Founded by the Sisters of the Good Shepherd in 1863, the Abbotsford Convent operated for more than 100 years through the social traumas caused by gold rush and bust,the Great Depression and two world wars. Over the period of a century, thousands of girls and women were placed in the care at the convent, with many residing in the convent's Sacred Heart Building, and labouring in the onsite Magdalen Laundries. 

One of the two woodfired ovens built in 1901 and still in use today.
This one is now used for mainly heating and the other is used for all the bakeries daily food. 
While the convent had a positive impact for some women - many of whom were destitute and had nowhere else to go - and although the convent provided critically needed shelter, food and education in the absence of state care, the convent was also a place of hardship and ordeal for some of the women, as was often the experience of those in institutional care. 

Built in 1901, the Sisters Convent is sited on what was Abbotsford House, a former gentleman's farmlet. The Convent building was where most of the Sisters, novices (nuns in training) and postulants (women commencing life as nuns) lived.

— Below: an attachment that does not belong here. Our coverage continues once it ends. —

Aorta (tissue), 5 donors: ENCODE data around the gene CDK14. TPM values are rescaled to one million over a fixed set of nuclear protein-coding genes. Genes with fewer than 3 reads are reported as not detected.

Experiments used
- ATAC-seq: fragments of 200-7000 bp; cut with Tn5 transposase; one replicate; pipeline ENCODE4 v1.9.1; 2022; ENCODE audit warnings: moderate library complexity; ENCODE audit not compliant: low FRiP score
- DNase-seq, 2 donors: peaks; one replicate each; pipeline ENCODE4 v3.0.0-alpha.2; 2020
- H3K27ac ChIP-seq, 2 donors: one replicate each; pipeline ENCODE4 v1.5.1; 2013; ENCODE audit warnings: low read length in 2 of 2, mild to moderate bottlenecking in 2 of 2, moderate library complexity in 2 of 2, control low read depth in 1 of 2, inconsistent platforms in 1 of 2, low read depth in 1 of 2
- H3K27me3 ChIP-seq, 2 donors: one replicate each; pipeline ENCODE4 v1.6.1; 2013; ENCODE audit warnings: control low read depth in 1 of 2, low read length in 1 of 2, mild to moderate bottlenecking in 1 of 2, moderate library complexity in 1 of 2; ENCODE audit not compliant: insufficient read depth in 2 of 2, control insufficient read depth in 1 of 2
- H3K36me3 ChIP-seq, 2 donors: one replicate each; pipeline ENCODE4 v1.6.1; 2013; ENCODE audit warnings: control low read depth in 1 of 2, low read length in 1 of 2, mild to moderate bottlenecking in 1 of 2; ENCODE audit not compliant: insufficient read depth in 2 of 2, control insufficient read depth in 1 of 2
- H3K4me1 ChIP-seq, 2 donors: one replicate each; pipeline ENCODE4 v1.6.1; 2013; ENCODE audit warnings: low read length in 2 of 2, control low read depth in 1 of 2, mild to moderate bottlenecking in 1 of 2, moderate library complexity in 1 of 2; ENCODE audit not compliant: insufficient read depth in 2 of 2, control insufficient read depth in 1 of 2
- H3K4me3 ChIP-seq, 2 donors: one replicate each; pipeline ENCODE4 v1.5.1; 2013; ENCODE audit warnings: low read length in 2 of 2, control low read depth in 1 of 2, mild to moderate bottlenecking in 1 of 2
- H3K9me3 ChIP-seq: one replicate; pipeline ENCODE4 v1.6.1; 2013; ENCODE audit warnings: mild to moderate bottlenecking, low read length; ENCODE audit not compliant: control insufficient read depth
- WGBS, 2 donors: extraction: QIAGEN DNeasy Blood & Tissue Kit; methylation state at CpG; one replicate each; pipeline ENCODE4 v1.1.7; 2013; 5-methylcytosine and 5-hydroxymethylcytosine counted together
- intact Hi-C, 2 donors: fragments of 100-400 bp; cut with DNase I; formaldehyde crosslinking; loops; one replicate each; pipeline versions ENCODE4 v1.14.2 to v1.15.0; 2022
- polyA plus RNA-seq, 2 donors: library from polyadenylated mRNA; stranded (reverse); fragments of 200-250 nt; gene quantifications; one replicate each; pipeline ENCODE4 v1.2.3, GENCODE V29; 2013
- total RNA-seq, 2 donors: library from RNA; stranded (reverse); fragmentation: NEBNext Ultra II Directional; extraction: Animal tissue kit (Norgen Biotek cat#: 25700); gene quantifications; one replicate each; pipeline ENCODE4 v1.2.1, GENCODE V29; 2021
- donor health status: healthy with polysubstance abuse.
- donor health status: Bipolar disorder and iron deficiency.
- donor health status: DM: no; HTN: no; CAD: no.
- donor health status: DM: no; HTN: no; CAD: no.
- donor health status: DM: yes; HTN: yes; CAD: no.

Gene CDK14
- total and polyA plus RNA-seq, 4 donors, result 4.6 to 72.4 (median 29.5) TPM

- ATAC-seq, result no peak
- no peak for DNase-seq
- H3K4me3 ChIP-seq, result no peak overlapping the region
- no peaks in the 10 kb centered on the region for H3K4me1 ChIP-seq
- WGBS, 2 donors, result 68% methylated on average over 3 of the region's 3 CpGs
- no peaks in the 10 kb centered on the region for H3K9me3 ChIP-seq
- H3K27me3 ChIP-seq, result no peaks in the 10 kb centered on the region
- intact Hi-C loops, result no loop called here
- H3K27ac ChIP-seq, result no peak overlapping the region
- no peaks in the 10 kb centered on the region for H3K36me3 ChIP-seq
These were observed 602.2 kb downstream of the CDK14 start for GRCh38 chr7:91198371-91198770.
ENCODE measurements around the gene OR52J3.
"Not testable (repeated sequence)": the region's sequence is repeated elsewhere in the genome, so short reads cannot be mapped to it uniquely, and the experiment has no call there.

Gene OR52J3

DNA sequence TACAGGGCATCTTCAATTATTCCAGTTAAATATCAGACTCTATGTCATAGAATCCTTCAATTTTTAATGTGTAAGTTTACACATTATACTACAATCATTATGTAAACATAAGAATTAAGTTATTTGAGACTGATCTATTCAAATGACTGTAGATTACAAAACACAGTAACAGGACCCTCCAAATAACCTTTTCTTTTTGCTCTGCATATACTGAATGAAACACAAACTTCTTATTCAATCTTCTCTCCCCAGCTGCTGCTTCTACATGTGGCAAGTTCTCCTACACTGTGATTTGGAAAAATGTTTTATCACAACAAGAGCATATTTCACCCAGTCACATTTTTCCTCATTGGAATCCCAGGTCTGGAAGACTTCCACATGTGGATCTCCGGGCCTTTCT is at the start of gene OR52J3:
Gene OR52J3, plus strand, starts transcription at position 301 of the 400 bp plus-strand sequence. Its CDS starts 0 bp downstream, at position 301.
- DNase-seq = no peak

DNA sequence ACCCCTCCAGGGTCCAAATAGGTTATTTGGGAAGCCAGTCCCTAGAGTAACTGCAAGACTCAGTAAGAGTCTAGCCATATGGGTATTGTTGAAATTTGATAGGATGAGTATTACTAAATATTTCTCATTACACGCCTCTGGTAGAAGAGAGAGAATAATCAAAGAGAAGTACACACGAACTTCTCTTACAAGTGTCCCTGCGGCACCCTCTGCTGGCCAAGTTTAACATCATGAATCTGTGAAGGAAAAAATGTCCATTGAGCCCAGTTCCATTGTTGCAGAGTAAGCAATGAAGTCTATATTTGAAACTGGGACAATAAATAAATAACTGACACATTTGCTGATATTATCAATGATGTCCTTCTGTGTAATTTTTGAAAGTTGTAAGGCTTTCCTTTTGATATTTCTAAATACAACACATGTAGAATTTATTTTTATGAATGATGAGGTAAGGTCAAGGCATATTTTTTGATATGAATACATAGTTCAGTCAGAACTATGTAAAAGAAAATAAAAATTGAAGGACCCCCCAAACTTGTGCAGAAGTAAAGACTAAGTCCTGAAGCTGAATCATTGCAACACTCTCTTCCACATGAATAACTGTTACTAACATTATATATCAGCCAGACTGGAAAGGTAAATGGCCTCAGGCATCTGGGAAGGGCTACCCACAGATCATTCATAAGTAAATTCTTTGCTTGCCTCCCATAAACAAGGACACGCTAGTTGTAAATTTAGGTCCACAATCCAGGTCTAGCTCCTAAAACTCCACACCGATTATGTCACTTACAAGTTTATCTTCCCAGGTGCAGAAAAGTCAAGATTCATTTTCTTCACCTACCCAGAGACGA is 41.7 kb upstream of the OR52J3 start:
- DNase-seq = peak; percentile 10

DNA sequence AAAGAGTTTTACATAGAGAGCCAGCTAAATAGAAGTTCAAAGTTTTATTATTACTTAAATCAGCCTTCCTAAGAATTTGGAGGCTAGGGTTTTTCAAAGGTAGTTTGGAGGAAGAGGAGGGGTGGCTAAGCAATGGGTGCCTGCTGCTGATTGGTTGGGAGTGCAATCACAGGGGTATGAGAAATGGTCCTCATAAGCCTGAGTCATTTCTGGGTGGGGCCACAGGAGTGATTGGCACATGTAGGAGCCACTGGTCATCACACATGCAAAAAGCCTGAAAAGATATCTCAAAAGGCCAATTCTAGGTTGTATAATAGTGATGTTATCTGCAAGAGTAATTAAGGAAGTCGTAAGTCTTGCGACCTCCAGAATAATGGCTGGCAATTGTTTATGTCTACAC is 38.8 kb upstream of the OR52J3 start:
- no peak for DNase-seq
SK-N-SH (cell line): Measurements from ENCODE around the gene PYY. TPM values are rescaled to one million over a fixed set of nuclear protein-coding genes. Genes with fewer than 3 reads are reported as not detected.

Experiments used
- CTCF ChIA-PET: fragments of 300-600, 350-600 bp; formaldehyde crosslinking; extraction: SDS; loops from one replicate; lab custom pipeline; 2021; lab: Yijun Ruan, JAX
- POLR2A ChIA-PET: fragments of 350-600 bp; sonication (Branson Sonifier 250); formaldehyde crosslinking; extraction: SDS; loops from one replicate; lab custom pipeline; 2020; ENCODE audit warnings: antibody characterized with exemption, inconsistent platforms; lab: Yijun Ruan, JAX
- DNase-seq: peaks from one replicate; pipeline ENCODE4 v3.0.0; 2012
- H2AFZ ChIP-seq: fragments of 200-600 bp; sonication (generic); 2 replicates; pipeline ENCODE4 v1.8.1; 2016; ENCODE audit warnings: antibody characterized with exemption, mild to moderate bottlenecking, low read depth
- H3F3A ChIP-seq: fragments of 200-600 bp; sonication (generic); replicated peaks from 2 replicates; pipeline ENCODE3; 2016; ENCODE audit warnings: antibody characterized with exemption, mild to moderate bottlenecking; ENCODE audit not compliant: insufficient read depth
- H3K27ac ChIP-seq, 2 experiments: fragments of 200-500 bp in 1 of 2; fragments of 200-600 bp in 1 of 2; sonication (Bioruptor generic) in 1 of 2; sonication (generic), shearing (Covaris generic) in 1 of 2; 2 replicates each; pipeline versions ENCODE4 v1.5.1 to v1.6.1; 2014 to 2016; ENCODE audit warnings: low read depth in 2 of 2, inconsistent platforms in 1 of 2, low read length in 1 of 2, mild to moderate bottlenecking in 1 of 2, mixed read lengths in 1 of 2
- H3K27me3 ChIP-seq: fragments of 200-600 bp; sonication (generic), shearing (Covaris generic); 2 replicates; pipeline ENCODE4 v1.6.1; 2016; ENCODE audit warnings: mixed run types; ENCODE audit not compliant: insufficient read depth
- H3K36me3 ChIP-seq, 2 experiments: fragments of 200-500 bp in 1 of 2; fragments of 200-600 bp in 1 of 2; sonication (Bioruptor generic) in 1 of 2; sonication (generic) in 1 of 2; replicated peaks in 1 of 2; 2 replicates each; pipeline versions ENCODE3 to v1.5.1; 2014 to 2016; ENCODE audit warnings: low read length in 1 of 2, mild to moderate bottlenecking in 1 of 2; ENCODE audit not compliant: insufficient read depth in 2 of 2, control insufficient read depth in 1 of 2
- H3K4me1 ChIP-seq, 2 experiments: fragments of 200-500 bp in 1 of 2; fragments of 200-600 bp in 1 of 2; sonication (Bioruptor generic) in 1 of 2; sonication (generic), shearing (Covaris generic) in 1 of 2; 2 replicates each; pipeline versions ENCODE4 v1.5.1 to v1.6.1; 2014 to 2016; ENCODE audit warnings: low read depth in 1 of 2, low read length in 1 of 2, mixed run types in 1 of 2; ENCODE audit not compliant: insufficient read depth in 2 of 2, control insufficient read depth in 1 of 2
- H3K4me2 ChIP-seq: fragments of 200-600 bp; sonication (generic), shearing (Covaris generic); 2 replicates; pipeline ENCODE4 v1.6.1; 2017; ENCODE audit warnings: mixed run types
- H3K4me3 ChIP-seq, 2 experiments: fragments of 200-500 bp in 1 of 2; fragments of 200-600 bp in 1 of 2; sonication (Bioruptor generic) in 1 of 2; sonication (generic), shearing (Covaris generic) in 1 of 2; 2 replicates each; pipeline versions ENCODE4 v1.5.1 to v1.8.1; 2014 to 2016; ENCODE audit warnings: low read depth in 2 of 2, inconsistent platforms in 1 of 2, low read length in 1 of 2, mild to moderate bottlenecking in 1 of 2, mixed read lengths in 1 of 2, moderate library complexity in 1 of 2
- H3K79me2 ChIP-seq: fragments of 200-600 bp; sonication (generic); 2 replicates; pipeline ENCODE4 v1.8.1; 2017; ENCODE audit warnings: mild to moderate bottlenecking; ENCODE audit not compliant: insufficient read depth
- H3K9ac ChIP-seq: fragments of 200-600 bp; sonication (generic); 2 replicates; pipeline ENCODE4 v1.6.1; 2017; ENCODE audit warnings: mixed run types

Funds for the Convent building came from a raffle held at the Royal Exhibition Buildings, with the prizes donated by Catholic families and businesses. The raffle raised over $5 million in today's dollar equivalent. 

At it's peak, the Convent housed up to 150 Sisters and was one of the largest Catholic complexes in Australia, and by 1901 was the largest charitable institution operation in the Southern Hemisphere. 

Today many of the buildings are now home to over 100 arts and crafts practitioners, the Convent Bakery, Health and Wellbeing businesses and also spaces that can be rented out for functions. 

On Thursday 31 August 2017, the Abbotsford Convent joined iconic landmarks including the Royal Exhibition Buildings, Sydney Opera House and the Melbourne Cricket Ground in achieving the country's highest level of recognition. 

The National Heritage listing states the Convent's Laundries and asylum buildings are an important record for those Australians and their families known as the Forgotten Australians. The listing also states the harm of institutionalization and the trauma experienced by many residents is acknowledged as part of the Convents heritage. 

As I walked around theses beautiful gardens gazing at the amazing buildings it was nice to think that there was somewhere that was there to help women, but also very sad to think of all those who suffered.